Banned in March 2008 after Shiite officials expressed concern that its content was offensive to Muslims and to Iran. The ban on the internationally acclaimed animation about the Iranian 1979 revolution was lifted just weeks later after complaints about over zealous censorship.
Spotlight
It may have won best picture at the Oscars in 2016 but this film about a newspaper investigation into child abuse by Catholic priests was never shown in Lebanese cinemas. While it was not banned, the distributors said it wouldn’t be worth showing because it would cause too much controversy and not draw an audience.
Personal Affairs
Directed by Palestinian filmmaker Maha Hajj, the film was banned from the Beirut International Film Festival in 2016 because it was produced by an Israeli company and filmed in Israel.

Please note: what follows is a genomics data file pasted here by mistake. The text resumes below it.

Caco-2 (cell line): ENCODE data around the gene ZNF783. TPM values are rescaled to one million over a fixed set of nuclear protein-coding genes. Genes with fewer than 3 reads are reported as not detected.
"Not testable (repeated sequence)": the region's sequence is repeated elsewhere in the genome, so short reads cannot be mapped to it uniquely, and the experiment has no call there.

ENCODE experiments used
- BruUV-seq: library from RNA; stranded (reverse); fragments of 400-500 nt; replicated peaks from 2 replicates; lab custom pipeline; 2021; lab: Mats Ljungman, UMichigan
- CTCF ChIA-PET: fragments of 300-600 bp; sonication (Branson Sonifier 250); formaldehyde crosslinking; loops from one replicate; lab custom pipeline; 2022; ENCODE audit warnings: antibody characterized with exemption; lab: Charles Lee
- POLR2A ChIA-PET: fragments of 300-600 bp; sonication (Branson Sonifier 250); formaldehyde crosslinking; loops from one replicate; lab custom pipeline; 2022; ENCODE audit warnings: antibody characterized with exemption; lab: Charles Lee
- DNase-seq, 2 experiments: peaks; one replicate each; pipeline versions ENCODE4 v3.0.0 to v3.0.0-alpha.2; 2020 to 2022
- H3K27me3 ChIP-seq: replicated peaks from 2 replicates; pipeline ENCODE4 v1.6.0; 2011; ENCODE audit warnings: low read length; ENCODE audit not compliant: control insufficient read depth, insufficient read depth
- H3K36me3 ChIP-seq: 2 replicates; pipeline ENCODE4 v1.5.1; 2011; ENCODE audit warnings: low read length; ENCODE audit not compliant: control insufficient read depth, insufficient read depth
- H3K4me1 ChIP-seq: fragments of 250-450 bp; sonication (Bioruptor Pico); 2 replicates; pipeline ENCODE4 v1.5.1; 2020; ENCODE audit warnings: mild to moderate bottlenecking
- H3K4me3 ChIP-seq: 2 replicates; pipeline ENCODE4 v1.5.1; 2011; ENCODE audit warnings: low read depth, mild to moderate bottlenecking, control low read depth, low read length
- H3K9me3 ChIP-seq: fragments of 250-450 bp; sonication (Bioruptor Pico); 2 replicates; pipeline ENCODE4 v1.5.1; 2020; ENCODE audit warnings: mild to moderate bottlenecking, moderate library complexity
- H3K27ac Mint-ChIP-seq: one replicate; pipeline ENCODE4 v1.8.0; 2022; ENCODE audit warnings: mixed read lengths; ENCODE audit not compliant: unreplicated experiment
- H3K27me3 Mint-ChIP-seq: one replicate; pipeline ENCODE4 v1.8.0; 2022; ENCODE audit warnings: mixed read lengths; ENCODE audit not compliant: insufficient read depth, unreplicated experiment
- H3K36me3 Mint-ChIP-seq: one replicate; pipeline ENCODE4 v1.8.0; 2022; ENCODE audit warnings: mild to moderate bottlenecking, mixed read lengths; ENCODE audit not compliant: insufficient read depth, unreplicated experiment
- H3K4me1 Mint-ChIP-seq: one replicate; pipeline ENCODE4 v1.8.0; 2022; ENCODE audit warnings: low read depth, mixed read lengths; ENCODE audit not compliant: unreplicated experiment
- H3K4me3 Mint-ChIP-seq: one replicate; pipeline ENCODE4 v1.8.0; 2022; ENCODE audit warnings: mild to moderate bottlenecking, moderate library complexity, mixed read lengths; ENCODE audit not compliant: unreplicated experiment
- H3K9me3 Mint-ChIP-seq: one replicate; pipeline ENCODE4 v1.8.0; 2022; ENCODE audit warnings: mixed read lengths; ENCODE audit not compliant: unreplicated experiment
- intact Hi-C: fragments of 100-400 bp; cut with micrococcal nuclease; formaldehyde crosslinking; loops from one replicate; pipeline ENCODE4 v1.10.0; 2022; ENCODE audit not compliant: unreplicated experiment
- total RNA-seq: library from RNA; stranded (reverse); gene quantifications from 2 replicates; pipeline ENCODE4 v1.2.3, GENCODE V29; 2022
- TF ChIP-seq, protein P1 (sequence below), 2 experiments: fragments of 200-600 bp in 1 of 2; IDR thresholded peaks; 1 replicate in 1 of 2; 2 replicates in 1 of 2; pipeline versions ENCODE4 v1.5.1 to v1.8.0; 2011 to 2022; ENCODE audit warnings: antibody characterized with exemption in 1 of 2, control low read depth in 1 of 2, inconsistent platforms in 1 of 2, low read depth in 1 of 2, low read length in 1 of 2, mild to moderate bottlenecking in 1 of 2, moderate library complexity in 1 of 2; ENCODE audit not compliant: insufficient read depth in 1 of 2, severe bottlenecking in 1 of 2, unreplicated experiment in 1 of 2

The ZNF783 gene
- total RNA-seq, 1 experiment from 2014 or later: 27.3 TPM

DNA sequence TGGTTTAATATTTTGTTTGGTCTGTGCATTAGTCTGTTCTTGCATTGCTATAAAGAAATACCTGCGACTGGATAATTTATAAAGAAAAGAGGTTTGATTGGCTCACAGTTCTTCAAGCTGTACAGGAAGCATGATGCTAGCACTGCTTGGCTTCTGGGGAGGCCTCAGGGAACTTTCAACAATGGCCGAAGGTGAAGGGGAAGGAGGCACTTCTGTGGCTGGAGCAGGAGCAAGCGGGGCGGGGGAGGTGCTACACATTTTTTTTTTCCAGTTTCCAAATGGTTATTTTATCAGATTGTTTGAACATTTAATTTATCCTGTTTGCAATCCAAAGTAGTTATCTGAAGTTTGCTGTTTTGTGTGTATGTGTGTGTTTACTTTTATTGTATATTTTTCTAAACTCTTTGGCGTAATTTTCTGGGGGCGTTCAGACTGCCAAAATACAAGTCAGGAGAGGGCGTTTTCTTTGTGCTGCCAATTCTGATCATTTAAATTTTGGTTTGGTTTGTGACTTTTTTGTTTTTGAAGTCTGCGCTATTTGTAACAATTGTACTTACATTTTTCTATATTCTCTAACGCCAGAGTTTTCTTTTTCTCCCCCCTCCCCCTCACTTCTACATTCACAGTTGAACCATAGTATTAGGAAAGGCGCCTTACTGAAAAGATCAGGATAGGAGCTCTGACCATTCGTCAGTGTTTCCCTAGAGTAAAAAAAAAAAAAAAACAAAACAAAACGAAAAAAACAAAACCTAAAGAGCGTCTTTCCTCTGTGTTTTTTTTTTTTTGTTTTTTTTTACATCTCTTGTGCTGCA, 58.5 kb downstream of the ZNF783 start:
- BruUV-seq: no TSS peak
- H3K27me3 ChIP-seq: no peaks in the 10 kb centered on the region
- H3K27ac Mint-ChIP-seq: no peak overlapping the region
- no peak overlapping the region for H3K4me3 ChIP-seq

Google employees demand more oversight of China search engine plan

A Google sign is seen during the China Digital Entertainment Expo and Conference (ChinaJoy) in Shanghai, China August 3, 2018. (REUTERS)
Updated 17 August 2018
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Google employees demand more oversight of China search engine plan

  • Hundreds of employees have called on the company to provide more “transparency, oversight and accountability
  • Employees have asked Google to create an ethics review group with rank-and-file workers, appoint ombudspeople to provide independent review and internally publish assessments of projects